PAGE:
Lisa Madras: I struggle with goodbyes, so I’ll just say ‘thank you’
After 12 amazing years at the New Castle News, it is finally time for me to say goodbye. I walked through the doors of this building believing that I had found the place I would live out the rest of my days, content in the chaos of deadlines and bylines, inky fingers and editorials.
Lisa Madras: Is this goodbye for us? That’s a great question
So we’re down to two now. Two blog to go. So close to the end, yet so much left to say. (It feels so much like the end of a relationship!) No more questions. I’ve asked enough of those.
Lisa Madras: Somewhere between ‘showing up’ and ‘giving up,’ there is hope
What do you do when you feel like giving up? I've been writing for a long time. Longer even than my time with this newspaper, but I do have to say that this has been my favorite writing stint of all time, and I'm going to miss it.
Lisa Madras: ‘Somewhere’ there’s a place for me — sorry it’s just not here
Where else would you like to live? Why? I'm sure that my answer to this question is going to tick off a lot of people: I want to live somewhere else. I don't know where yet, but somewhere else.
Lisa Madras: Sometimes, a subtle sign can restore my ‘Roar’
Do you believe in signs? I'll never forget the first time I heard the Katy Perry song, "Roar," on my car stereo. It was about a year ago, and I was sitting at the red light at the intersection of Ellwood Road and 376 — probably headed to Kmart or somewhere like that.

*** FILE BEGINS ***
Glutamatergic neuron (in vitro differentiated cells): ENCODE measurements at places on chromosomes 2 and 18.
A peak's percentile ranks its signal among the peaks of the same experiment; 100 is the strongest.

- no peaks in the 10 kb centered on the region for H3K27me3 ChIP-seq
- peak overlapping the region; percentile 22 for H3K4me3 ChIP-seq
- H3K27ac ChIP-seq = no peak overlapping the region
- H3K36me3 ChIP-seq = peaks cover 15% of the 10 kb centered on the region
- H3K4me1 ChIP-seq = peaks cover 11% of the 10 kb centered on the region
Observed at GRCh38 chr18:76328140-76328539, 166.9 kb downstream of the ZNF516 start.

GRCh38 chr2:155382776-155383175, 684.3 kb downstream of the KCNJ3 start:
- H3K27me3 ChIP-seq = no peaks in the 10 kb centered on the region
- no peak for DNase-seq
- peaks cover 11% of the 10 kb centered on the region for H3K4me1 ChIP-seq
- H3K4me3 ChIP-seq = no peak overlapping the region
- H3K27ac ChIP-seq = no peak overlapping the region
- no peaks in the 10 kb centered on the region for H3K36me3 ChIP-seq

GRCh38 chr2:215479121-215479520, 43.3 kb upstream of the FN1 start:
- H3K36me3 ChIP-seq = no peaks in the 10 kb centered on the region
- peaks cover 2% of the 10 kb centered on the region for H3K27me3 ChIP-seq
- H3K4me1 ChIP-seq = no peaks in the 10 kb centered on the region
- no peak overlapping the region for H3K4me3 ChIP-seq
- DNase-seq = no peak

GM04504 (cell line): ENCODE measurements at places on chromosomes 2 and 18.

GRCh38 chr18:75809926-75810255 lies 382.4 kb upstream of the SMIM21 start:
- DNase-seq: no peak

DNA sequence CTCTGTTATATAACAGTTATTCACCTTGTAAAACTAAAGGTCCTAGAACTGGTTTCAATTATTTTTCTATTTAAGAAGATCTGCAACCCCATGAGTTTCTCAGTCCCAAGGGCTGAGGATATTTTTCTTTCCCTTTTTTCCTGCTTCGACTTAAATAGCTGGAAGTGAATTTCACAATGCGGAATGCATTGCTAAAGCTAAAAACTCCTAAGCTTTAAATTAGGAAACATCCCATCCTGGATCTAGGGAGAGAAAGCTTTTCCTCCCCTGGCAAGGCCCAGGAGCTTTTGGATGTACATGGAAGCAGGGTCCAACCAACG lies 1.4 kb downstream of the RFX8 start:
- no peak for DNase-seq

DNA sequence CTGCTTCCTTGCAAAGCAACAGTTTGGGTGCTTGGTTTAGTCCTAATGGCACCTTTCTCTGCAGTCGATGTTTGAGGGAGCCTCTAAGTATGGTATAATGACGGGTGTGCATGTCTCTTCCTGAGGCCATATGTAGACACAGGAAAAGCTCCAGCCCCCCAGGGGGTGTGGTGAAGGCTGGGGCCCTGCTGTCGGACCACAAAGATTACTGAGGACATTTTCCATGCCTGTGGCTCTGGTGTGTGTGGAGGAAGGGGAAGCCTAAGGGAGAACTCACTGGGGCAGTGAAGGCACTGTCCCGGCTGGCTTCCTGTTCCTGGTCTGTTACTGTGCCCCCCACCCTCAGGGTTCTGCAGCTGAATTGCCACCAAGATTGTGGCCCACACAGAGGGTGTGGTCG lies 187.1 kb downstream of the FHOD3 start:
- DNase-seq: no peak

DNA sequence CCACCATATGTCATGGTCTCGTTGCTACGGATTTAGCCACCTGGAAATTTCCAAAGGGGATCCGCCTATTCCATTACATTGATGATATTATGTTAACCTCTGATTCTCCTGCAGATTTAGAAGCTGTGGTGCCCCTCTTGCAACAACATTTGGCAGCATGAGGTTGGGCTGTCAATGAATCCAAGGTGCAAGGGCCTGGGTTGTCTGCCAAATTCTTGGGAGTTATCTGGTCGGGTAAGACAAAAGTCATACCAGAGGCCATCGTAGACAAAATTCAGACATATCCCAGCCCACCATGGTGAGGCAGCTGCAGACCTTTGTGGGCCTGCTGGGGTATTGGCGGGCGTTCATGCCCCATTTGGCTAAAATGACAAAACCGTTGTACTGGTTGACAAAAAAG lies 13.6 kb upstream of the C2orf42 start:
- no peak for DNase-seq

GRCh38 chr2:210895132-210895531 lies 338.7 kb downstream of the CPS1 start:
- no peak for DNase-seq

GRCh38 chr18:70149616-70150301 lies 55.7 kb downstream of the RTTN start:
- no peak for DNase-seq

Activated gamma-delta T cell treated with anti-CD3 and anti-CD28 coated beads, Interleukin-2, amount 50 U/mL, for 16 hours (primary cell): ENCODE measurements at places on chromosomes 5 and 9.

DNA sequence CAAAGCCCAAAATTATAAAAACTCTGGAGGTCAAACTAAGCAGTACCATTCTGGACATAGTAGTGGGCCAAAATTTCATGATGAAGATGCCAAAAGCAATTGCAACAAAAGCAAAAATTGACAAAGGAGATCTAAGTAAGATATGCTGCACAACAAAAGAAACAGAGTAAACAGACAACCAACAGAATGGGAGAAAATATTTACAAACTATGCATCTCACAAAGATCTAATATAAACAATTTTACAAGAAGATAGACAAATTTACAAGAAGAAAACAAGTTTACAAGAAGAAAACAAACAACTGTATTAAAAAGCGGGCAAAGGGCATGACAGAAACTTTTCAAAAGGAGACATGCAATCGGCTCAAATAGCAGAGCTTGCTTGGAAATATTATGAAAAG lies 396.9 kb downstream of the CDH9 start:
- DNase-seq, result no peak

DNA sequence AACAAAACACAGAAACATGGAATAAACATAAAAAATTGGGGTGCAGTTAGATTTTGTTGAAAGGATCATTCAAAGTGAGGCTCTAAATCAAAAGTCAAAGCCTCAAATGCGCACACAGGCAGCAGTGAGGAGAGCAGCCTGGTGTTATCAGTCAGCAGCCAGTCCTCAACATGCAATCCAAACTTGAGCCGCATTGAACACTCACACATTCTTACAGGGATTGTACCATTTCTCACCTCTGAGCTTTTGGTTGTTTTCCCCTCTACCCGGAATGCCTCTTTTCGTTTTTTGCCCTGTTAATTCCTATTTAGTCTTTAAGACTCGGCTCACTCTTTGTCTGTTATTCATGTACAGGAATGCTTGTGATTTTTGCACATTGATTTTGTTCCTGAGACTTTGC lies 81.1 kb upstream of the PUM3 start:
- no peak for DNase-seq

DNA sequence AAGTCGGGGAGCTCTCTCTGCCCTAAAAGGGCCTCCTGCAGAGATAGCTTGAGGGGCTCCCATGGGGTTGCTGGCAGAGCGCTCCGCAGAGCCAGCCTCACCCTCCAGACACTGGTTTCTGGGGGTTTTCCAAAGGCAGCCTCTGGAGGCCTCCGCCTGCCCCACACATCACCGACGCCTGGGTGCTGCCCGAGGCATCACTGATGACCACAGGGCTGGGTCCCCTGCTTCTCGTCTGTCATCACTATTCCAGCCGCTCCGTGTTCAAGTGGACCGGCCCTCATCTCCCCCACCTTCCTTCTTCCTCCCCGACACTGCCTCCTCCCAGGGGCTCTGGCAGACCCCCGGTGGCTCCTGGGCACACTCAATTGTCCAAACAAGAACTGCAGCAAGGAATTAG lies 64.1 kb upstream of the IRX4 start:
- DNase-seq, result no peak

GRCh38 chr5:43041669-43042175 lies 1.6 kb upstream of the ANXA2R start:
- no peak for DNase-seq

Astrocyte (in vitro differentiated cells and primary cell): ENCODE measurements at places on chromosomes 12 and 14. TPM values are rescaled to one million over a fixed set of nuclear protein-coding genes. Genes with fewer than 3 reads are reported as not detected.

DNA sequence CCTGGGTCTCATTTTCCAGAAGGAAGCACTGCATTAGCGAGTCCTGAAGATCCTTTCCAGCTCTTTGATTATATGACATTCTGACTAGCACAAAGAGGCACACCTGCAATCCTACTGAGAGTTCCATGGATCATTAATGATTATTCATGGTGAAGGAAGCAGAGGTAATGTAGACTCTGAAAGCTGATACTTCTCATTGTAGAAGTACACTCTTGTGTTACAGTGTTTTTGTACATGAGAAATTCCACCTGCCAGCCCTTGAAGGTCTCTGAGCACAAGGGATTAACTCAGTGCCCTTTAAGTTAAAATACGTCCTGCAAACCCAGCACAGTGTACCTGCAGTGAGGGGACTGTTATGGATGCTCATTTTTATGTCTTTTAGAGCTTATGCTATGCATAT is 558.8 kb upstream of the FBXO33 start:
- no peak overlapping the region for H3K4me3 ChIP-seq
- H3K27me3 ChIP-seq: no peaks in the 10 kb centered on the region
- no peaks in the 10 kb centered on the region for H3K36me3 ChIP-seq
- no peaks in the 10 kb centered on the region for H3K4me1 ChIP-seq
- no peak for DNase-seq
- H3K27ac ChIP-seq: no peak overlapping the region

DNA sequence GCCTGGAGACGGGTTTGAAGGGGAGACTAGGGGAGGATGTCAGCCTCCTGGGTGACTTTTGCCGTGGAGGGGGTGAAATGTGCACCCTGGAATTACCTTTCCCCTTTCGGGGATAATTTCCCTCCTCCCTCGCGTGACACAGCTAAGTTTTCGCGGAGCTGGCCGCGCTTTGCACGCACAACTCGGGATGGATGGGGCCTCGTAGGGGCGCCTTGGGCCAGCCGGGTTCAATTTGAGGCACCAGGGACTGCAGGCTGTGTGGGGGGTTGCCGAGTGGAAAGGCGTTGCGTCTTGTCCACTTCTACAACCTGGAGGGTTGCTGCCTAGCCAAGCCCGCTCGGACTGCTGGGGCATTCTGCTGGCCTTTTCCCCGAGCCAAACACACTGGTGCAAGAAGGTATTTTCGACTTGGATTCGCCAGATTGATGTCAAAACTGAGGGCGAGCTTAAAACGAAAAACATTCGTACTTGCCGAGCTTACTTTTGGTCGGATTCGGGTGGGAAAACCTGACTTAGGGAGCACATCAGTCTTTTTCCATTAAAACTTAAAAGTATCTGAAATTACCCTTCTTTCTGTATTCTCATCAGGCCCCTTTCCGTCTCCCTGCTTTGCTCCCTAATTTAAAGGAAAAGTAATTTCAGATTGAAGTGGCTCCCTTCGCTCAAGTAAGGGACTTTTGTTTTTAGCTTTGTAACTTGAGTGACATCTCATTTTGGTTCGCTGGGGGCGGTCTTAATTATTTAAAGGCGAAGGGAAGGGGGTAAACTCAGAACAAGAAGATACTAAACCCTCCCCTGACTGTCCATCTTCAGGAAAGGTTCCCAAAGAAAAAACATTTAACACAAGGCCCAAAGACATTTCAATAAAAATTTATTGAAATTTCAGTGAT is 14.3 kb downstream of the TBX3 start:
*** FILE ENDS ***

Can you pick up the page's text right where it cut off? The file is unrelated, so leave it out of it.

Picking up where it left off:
Lisa Madras: Choose pain from your hurts over the pain of regret
In your lifetime, what have you done that hurt someone else? I just came back from my twice-yearly dental appointment. My dental hygienist and I have great conversations that we try to squeeze into these short appointments.
Lisa Madras: Have I learned from my failures? Lord knows I’ve tried
Which is worse, failing or never trying?You'll have to excuse me if I've asked this question before. I honestly can't remember. Getting older hasn't been kind to my brain — which is the reason why I constantly question my decision to go back to school and completely switch careers.
Lisa Madras: Ten thoughts to help my Son shine brightly
If you could send a message to anyone in the world, right now, who would you send it to and what would it be? The whole #YesAllWomen phenomenon on Twitter (a response to the California rampage) has me thinking quite a lot about the lessons we teach our sons.
Lisa Madras: Thankful that Voice of soldiers is what makes America beautiful
In last week's blog, I asked the question, "What makes someone a hero?" In hindsight, I realized I probably should have saved that question for this week.
Lisa Madras: We can all add a little extra to our ordinary
What makes someone a hero? It can be difficult to put a hard-and-fast definition on what makes someone a hero. One of the problems we have (in our society, at least) is that the term "hero" is used loosely to describe anyone we happen to look up to.
- More Lisa Madras Headlines
- Lisa Madras: I struggle with goodbyes, so I’ll just say ‘thank you’